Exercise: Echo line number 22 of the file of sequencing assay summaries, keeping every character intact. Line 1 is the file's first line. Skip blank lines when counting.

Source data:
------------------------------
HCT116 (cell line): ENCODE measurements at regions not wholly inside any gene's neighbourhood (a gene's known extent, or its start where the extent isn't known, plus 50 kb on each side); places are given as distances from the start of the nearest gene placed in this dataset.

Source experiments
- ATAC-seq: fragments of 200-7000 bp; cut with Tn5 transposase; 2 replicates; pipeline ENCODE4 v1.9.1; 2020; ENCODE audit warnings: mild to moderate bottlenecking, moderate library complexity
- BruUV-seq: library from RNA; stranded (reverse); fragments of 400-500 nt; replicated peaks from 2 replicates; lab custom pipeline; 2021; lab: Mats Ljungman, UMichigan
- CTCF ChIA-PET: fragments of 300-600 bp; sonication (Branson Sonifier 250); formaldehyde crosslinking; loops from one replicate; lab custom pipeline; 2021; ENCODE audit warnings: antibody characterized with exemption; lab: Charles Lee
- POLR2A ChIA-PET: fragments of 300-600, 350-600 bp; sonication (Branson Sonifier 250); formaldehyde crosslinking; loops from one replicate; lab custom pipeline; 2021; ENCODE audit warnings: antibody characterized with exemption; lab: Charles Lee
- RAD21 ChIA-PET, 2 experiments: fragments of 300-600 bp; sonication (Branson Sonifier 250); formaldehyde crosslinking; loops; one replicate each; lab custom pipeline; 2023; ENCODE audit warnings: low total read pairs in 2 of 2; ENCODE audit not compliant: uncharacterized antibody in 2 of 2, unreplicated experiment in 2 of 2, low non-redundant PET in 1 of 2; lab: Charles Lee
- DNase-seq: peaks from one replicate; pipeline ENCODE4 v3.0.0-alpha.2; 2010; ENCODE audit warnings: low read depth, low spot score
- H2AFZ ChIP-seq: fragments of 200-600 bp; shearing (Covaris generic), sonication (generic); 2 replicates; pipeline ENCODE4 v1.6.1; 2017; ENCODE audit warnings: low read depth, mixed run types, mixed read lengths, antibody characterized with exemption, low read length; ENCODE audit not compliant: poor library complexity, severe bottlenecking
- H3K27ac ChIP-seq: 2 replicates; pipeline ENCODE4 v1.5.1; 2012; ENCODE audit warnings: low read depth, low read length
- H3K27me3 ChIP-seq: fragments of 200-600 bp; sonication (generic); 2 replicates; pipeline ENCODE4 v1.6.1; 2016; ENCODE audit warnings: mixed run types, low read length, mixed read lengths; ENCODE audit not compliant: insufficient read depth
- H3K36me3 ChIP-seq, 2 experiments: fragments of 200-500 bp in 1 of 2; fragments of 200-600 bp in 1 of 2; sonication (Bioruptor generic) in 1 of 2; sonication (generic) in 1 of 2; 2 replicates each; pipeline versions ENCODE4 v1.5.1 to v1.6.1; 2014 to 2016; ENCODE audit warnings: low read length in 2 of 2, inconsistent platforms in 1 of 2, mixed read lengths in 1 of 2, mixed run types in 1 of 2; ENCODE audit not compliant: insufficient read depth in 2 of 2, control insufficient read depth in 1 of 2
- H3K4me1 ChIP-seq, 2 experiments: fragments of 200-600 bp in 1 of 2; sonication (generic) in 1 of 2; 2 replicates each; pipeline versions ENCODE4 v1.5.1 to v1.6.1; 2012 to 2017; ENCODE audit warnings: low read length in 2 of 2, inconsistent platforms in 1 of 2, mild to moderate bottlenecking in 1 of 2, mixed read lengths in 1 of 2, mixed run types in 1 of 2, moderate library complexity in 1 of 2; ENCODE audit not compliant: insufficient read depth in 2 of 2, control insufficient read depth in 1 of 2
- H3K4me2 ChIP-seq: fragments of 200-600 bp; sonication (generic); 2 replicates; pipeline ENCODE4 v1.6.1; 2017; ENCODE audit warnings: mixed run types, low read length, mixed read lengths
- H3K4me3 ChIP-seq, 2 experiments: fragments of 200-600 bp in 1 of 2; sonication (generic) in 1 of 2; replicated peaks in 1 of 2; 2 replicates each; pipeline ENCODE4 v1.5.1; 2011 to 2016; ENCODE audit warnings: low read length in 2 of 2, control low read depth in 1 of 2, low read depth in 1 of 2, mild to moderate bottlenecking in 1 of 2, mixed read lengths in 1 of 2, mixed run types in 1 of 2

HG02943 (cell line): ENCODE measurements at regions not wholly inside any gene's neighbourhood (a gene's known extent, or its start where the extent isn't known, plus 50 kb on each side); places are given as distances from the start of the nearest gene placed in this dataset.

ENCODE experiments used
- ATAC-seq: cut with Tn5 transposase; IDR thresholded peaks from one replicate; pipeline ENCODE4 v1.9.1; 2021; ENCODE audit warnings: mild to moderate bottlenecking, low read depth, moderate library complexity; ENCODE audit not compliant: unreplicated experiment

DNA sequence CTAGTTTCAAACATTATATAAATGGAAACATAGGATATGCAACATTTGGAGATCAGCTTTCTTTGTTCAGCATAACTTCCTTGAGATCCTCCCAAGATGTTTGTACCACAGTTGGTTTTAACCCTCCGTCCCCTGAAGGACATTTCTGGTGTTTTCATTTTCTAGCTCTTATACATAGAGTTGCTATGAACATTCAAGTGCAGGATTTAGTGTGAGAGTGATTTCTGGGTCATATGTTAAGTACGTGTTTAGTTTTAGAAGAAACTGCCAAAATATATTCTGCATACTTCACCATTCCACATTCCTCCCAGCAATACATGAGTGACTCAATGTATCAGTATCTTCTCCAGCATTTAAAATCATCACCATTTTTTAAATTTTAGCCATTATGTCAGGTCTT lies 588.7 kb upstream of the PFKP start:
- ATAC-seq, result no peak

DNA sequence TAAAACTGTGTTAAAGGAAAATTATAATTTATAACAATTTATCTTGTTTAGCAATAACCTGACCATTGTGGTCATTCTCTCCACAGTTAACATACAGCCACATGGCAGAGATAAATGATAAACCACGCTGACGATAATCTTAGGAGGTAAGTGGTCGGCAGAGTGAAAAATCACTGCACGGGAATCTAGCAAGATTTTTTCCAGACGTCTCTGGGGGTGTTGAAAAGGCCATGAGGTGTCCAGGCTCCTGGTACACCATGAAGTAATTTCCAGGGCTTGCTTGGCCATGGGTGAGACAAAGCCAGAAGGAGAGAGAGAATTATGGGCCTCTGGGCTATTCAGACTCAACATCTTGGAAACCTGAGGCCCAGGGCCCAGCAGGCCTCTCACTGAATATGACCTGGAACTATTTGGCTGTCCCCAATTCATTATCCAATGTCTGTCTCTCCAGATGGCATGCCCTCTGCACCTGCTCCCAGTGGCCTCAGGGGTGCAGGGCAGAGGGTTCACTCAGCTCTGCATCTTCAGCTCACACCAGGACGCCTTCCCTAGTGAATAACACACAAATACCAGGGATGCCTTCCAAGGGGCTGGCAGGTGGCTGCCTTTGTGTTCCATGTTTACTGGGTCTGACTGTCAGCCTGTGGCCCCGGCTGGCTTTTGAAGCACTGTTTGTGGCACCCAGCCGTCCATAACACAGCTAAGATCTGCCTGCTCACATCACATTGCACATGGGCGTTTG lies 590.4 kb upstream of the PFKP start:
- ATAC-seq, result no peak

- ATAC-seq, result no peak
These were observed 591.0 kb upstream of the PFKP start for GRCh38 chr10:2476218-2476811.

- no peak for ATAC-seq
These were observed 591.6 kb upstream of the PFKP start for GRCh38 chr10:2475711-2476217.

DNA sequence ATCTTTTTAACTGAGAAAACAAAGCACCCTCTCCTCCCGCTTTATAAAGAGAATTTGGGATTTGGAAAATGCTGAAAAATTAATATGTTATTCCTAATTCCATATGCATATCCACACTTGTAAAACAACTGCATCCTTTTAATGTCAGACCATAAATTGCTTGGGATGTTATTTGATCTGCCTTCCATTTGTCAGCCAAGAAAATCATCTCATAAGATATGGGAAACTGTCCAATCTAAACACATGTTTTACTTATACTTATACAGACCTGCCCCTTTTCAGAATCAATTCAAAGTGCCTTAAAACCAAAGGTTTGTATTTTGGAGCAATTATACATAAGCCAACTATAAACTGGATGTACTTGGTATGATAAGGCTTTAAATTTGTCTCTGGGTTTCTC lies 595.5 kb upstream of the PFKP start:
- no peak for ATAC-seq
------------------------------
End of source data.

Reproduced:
- ATAC-seq, result no peak